Speculative Medievalisms: Discography
Brooklyn, NY: punctum books, 2013. 316 pages. ISBN-13: 978-0615749532. OPEN-ACCESS e-book + $17.00 [€15.00/£12.00] in print: paperbound/5 X 8 in..
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Sicut sensus non potest sentire sine sensibili, ita anima non potest intelligere sine phantasmate (Thomas Aquinas)
Proceedings from the two Speculative Medievalisms symposia, held at King’s College London (Jan. 2011) and The Graduate Center, City University of New York (Sep. 2011), and organized by The Petropunk Collective (Eileen Joy, Anna Klosowska, Nicola Masciandaro, and Michael O’Rourke). These interdisciplinary events were dedicated to dialogue and cross-contamination between traditional concepts of speculatio, present-minded premodern studies, and contemporary speculative realist and object-oriented philosophies. In its medieval formulation, speculatio signifies the essentially reflective and imaginative operations of the intellect. Here the world, books, and mind itself are all conceived as specula (mirrors) through which the hermeneutic gaze can gain access to what lies beyond it. “To know is to bend over a mirror where the world is reflected, to descry images reflected from sphere to sphere: the medieval man was always before a mirror, both when he looked around himself and when he surrendered to his own imagination” (Giorgio Agamben, Stanzas). Correlatively, speculative realism, as the term suggests, is characterized by the self-contradictory intensity of a desire for thought that can think beyond itself — a desire that proceeds, like all philosophy, in a twisted and productive relation to the phantasm of the word.
Aiming to rise above and tunnel below the thought-being or self-world correlation, speculative realism “depart[s] from the text-centered hermeneutic models of the past and engage[s] in daring speculations about the nature of reality itself” (The Speculative Turn). Speculative Medievalisms, like some weird friar-alchemist in an inexistent romance, plays the erotic go-between for these text-centered and text-eccentric intellectual domains by trying to transmute the space between past and present modes of speculation from shared blindness to love at first sight. Possibly succeeding, the volume brings together the work of a motley crew of philosophers and premodernists into prismatic relation.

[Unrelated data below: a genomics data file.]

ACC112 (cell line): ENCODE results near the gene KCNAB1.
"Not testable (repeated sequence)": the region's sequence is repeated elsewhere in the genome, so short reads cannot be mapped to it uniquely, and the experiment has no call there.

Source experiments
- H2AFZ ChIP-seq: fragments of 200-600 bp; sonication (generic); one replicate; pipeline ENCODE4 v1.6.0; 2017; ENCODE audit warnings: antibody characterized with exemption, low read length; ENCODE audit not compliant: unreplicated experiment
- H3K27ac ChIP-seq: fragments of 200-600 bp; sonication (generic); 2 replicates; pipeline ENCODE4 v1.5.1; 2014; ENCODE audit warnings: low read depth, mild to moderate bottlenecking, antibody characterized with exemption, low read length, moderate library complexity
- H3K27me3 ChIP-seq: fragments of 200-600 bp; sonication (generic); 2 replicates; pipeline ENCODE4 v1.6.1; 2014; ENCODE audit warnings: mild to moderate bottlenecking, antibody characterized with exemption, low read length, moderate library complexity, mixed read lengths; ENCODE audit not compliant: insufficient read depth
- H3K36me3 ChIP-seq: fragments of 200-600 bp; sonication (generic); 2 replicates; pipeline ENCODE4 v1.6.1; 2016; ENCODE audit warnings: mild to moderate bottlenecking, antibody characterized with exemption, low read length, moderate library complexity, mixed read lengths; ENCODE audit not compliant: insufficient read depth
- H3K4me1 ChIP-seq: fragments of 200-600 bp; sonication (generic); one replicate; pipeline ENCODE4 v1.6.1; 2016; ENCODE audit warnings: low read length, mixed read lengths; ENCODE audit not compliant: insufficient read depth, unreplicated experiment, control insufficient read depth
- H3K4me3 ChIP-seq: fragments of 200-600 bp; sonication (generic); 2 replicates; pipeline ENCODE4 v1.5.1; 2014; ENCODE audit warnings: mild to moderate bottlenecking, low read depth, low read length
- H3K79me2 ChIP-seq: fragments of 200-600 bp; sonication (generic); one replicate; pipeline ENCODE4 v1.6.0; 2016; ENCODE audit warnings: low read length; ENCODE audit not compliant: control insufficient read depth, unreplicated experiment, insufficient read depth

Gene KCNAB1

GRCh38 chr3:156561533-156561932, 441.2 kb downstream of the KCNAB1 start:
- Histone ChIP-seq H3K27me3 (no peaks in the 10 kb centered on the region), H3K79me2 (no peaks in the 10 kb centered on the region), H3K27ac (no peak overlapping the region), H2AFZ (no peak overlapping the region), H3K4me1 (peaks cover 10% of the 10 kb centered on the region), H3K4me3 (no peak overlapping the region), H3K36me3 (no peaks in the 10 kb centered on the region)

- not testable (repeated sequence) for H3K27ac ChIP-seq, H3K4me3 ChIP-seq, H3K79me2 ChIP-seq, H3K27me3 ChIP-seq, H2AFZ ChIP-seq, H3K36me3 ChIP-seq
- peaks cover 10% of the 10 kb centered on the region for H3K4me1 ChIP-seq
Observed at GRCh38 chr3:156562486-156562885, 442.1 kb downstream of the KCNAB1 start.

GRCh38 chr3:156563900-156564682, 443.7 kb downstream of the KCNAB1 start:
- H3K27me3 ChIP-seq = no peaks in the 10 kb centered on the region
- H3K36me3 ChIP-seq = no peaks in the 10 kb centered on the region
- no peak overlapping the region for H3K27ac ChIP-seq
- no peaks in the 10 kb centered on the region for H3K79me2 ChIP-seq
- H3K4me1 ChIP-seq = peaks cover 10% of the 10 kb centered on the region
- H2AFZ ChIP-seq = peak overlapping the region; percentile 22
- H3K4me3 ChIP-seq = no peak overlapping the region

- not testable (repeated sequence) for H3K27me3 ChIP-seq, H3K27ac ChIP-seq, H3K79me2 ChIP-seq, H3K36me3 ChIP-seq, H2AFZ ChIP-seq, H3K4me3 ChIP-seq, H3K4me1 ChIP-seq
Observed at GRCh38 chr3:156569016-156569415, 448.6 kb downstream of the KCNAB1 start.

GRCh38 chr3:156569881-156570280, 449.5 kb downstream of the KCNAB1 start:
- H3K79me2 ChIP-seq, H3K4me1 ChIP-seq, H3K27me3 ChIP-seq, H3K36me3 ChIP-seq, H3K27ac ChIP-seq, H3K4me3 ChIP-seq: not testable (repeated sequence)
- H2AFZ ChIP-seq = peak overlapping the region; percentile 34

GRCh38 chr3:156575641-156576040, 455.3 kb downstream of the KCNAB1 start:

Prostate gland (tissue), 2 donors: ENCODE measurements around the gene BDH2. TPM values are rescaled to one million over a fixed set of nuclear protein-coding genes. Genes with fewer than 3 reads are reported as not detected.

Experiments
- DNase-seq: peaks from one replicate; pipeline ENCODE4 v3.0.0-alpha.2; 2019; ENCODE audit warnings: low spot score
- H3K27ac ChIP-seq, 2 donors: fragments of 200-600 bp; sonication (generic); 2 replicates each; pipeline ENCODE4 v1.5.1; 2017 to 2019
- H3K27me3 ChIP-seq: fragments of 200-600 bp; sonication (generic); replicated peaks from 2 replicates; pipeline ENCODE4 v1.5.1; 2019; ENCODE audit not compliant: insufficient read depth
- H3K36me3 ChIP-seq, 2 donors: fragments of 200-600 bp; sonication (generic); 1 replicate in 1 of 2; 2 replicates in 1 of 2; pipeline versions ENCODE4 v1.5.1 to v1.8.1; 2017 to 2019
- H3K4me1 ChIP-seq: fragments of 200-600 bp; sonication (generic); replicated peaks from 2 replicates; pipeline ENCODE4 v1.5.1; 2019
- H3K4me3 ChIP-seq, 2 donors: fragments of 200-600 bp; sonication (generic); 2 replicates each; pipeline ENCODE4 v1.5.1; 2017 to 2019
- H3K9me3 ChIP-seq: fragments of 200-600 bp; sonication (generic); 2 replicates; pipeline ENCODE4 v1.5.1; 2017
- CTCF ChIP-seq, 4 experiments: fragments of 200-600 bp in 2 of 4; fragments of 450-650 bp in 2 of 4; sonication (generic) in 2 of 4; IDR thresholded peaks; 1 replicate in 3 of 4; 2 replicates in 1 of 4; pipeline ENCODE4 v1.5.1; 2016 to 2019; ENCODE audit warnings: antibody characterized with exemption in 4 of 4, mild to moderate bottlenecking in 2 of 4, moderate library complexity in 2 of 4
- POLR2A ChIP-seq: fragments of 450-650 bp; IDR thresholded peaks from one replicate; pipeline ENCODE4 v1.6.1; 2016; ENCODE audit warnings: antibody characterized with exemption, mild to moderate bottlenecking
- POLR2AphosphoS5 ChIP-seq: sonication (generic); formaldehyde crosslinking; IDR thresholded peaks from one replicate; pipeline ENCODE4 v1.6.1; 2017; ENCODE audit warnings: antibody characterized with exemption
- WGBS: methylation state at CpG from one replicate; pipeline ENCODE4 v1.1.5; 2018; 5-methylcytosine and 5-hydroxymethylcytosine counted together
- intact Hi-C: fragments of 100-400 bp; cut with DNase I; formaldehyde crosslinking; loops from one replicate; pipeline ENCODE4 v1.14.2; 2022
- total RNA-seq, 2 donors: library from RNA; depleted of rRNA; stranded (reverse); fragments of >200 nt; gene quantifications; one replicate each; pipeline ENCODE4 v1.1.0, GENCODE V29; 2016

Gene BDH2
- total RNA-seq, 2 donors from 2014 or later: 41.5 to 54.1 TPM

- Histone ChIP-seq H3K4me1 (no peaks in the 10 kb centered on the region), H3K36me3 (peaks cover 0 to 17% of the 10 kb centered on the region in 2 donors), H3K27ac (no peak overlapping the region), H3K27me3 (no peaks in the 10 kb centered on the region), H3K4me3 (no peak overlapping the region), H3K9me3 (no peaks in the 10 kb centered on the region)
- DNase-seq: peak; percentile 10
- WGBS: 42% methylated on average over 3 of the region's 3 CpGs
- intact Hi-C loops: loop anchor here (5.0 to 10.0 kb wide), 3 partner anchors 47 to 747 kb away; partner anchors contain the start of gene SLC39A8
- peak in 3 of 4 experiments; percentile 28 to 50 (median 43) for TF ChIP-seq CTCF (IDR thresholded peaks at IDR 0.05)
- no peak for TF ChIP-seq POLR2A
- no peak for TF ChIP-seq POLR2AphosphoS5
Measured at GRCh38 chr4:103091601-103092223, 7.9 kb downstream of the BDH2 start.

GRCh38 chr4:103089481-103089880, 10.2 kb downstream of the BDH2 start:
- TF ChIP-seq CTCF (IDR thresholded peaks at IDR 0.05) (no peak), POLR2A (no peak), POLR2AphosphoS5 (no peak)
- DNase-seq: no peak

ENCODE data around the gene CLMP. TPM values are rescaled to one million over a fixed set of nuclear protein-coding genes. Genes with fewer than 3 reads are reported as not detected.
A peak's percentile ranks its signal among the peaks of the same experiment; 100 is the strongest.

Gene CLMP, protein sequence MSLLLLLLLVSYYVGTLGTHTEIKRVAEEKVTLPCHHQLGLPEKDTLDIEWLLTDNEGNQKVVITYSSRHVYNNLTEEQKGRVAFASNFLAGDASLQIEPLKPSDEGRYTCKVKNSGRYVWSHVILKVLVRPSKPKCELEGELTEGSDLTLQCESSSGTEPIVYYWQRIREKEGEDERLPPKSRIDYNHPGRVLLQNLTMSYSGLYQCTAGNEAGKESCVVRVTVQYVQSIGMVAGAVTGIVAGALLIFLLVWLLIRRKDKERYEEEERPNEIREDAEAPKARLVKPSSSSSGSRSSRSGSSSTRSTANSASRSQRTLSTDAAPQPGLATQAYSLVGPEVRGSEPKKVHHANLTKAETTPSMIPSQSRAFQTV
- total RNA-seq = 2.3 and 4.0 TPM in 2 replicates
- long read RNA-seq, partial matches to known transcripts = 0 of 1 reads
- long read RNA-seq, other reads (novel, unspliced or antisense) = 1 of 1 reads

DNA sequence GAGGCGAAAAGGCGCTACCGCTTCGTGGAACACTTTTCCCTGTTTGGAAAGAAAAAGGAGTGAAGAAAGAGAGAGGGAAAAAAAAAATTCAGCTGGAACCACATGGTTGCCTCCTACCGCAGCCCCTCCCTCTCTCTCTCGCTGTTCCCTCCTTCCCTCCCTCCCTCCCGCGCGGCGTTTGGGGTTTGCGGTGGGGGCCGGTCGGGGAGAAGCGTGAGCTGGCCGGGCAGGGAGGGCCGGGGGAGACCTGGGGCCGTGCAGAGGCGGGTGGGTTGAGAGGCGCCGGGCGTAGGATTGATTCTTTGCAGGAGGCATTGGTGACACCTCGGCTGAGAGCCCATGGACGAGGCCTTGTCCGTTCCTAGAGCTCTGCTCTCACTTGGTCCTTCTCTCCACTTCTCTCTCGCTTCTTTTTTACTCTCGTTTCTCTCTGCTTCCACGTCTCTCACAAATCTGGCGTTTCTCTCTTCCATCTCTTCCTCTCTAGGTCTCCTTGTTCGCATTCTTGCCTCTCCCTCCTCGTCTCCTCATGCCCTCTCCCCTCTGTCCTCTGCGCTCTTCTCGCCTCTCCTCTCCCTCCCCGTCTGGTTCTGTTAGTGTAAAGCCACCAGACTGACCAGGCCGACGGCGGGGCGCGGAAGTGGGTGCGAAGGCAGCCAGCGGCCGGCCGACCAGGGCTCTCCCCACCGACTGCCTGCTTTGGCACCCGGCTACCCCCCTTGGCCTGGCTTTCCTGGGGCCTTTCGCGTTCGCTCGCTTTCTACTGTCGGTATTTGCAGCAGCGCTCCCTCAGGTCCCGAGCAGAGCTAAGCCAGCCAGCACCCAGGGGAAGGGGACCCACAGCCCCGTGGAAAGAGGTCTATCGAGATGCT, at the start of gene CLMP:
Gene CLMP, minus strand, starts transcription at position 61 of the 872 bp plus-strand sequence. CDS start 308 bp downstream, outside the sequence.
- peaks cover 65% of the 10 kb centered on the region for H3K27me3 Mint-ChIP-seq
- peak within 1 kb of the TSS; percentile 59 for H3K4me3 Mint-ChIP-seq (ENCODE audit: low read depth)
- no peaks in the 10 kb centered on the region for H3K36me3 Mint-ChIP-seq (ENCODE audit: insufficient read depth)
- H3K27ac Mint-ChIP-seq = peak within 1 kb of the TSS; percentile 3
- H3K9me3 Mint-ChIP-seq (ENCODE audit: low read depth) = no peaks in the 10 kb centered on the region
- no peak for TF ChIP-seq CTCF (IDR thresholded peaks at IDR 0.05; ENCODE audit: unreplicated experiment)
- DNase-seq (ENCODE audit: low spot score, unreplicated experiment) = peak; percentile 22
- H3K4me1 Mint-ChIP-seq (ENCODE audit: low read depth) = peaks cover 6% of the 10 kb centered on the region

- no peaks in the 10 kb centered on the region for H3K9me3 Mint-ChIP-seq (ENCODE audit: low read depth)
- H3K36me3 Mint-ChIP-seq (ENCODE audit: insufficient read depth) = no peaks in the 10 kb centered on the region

Contents: Kathleen Biddick, “Toy Stories: Vita Nuda Then and Now?” – Jeffrey Jerome Cohen, “Sublunary” – Graham Harman, “Aristotle With a Twist” – Anna Klosowska, “Transmission by Sponge: Aristotle’s Poetics” – J. Allan Mitchell, “Cosmic Eggs, or Events Before Everything” – Kellie Robertson, “Abusing Aristotle” – Anthony Paul Smith, “The Speculative Angel” – Nick Srnicek, “Abstraction and Value: The Medieval Origins of Financial Quantification” – Eugene Thacker, “Divine Darkness” – Scott Wilson, “Neroplatonism” – Julian Yates, “Shakespeare’s Kitchen Archives.” With response and post-script essays by Liza Blake, Patricia Clough, Drew Daniel, Eileen A. Joy and Anna Klosowska, Nicola Masciandaro, Michael O’Rourke, and Ben Woodard, and Photographic Portfolio by Öykü Tekten.
Eileen A. Joy teaches at Southern Illinois University Edwardsville and her main interests are in Old English literature, cultural studies, embodied affectivities, ethics, and the post/human. She is the founder and co-editor of postmedieval: a journal of medieval cultural studies and the Lead Ingenitor of the BABEL Working Group. She is also the co-editor of The Postmodern Beowulf (West Virginia University Press, 2007) and Cultural Studies of the Modern Middle Ages (Palgrave, 2007).
Anna Klosowska is Associate Professor of French at Miami University, editor of Madeleine de l’Aubespine, Selected Poems and Translations (Chicago, 2007) and Queer Love in the Middle Ages (Palgrave, 2005), and editor of Violence Against Women in Medieval Texts (Florida, 1998). Author of over 20 articles on queer theory and premodern literature, she is also on the editorial board of Glossator: Practice and Theory of the Commentary.
Nicola Masciandaro teaches at Brooklyn College, is the author of The Voice of the Hammer: The Meaning of Work in Middle English Literature (Notre Dame, 2006), and is also founder and co-editor of Glossator: Practice and Theory of the Commentary. He has published widely on medieval philosophy, mysticism, individuation, geophilosophy, beheading, sorrow, spontaneity, and metal music, among other subjects.
Michael O’Rourke lectures in the School of Psychotherapy at Independent Colleges, Dublin, Ireland and works mostly at the intersections between Queer Theory and Continental Philosophy. He has published over forty articles and book chapters, has co-convened The(e)ories: Advanced Seminars for Queer Research since 2002, and is the series editor of the Queer Interventions book series at Ashgate Press and of the Cultural Connections: Key Thinkers and Queer Theory book series at the University of Wales Press.